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William James
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Birth: Feb. 28, 1808
Worcestershire, England
Death: Oct. 23, 1856
Sweetwater Crossing
Fremont County
Wyoming, USA

Source of Trail Excerpt:
Dangerfield, Mary Ann James, Autobiographical sketch, in Mormon biographical sketches collection [ca. 1900-1975], reel 4, box 4, fd. 10, item 1, 2-3.

We were met at Camp Iowa by Elders from Salt Lake, with tents, handcarts and provisions, we were told that all must walk that could and pull our baggage and provisions. The emigrants were divided into four companies. The company in which we traveled was the Willie Company and numbered about 500 souls. We left Camp Iowa July 15th and the first 200 miles of our journey was filled with pleasant memories. After leaving Council Bluffs, Iowa, we started on what is known as the remarkable journey recorded in the annals of history.
Early in September the first frosts of the season came and from then on our sorrows and troubles were far more than our joys. The poorly made handcarts were about to fall to pieces… much time was spent in fixing them, and very little progress could be made.
"It snowed day after day and we managed to get a few miles each day. We were sort of dizzy and sleepy a lot of the time so I cant remembered too well just what did happen all of the time.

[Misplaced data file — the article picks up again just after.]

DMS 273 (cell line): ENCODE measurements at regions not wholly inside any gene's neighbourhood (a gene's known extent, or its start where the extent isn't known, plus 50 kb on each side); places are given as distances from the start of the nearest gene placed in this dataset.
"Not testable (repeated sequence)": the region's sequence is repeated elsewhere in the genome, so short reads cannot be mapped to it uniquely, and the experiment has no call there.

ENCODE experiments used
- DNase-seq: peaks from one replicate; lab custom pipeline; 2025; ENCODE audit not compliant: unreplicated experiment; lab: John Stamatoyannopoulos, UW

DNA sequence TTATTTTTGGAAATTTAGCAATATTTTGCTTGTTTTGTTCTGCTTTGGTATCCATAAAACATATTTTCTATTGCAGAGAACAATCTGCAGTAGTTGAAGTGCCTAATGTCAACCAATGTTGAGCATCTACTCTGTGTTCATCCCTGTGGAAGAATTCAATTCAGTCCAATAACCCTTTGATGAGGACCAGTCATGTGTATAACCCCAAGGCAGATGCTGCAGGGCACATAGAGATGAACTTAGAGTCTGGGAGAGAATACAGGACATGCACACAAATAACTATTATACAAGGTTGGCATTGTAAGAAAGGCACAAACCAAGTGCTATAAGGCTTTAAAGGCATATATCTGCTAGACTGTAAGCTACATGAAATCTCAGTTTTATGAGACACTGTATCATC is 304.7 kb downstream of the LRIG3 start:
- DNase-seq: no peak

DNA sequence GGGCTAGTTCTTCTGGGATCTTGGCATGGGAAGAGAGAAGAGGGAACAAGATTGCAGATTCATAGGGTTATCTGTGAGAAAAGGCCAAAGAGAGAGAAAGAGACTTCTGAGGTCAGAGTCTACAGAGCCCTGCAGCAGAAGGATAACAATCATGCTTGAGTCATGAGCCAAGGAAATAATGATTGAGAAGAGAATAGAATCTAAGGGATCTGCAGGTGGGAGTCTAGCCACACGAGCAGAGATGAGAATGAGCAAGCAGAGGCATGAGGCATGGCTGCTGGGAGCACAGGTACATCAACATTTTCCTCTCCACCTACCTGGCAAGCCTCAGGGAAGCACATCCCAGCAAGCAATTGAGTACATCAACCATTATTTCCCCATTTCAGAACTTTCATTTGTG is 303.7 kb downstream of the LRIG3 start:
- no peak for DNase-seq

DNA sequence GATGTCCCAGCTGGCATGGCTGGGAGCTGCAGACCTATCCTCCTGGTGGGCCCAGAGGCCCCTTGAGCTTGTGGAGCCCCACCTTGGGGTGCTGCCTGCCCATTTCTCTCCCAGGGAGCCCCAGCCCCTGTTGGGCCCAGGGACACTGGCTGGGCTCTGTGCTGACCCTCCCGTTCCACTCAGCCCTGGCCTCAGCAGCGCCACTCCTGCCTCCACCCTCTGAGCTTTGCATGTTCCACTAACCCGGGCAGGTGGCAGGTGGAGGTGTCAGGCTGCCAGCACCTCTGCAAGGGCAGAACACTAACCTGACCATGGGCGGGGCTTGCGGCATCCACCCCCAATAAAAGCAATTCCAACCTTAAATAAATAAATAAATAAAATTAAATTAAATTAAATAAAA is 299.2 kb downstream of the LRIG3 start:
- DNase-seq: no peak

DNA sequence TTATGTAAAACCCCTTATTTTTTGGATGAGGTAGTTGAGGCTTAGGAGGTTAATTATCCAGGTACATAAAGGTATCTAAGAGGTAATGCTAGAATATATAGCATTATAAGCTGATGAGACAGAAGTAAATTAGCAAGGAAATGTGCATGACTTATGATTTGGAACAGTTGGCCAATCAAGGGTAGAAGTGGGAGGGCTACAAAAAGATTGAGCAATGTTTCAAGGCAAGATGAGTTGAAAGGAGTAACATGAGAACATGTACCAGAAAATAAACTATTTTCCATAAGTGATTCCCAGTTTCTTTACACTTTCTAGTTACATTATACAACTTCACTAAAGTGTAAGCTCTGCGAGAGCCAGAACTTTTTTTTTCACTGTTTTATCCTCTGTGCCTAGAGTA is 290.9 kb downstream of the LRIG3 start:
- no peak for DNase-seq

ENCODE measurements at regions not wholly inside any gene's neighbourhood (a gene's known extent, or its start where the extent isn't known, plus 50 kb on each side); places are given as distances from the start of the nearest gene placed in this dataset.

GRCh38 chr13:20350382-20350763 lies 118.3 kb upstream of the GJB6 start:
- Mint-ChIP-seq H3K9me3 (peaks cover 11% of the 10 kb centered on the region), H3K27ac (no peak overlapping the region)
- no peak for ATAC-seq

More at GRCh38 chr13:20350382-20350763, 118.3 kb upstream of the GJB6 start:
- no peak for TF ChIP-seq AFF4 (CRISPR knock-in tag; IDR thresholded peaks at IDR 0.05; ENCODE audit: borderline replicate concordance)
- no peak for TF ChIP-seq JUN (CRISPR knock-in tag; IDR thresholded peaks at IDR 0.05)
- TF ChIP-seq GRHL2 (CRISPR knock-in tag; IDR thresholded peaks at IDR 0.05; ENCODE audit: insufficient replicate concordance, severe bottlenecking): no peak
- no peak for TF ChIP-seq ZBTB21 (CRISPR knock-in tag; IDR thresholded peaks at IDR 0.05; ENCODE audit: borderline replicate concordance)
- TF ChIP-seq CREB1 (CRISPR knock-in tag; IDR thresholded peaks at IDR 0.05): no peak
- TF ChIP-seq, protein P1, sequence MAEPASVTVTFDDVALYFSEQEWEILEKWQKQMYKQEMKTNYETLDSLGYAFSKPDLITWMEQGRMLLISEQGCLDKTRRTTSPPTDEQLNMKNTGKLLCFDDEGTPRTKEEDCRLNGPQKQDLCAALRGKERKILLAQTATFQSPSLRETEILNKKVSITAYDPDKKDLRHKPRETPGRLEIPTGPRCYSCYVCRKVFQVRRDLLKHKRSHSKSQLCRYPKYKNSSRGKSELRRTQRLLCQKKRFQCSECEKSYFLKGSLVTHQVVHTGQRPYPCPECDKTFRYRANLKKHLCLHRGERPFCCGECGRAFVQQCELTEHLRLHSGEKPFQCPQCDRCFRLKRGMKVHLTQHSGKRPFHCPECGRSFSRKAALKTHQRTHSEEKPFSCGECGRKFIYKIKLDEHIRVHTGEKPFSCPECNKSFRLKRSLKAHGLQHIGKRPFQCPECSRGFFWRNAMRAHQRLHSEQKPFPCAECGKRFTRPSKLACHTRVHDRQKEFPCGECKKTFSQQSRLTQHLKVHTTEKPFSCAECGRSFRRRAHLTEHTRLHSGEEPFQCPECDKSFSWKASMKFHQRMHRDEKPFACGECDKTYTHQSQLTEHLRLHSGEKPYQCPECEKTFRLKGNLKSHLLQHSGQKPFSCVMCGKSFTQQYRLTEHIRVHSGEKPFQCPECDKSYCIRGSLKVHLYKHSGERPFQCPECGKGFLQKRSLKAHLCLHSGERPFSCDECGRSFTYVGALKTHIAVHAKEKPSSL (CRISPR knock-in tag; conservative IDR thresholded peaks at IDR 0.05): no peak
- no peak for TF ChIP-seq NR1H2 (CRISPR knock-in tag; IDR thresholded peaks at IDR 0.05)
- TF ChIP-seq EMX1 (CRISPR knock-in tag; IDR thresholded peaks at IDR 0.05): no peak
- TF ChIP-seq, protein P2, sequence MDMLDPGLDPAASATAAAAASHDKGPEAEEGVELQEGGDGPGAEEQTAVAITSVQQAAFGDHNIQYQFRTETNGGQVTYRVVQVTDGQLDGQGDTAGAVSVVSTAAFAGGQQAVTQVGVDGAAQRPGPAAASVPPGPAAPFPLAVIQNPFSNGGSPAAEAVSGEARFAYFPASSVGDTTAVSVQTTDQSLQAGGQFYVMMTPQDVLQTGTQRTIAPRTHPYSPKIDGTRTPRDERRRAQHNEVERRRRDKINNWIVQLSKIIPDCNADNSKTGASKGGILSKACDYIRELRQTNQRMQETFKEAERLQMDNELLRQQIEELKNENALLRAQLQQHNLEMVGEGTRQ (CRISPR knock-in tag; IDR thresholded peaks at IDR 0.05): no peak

Copied from Laletas Dixons History of her ancester William James of the Willey [Willie] Handcart. Co. 1856:

"The day we reached the last crossing of the Sweetwater river I will never forget as long as I live. It was a bitter cold morning in October as we broak camp. As usual there were dead to be buried before we could go on. Father and R[e]uben were with the burial detail. Mother who was helping to pull the heaviest cart had stayed behind until they could finish their sad work. After a short services we with light cart went ahead to catch the rest of the company and mother and Rueben started to follow. Father collapsed and fell in the snow. He tried two or three times to get up with mother's help then finaly he asked her to go on and when he felt rested he would come on with R[e]uben. Mother knew in her heart that he had given out but perhaps she said in a few minutes with some rest he could come on[.] she took the cart and hurried to follow us."
"She found us on the river-bank. We were too frightened and tired to cross alone. We had forded this river before many times but it had never seemed so far across. It was about 40 feet I guess to the other bank. Mother soon had us on our way. The water was icy and soon our clothing was frozen to our bodies. Our feet were frozen numb. Cold and miserable we reached the other bank, put on dry clothing and joined the rest of the company."
"When we stopped for the night we made inquiries about our people but nothing had been heard of them. Since there were some who had been a few hours behind us we felt that they would come with the next group. All night we waited for word. Toward morning some of the captains who had gone out to gather up the stragglers came into camp bearing the dead body of my father and the badly frozen body of my brother Rueben. His injuries were so bad that he would suffer from them for the rest of his life. When morning came Father's body along with others who had died during the night were buried in a deep hole. Brush was thrown in and then dirt. A fire was built over the grave to kill the scent to keep the wolves from digging up the remains."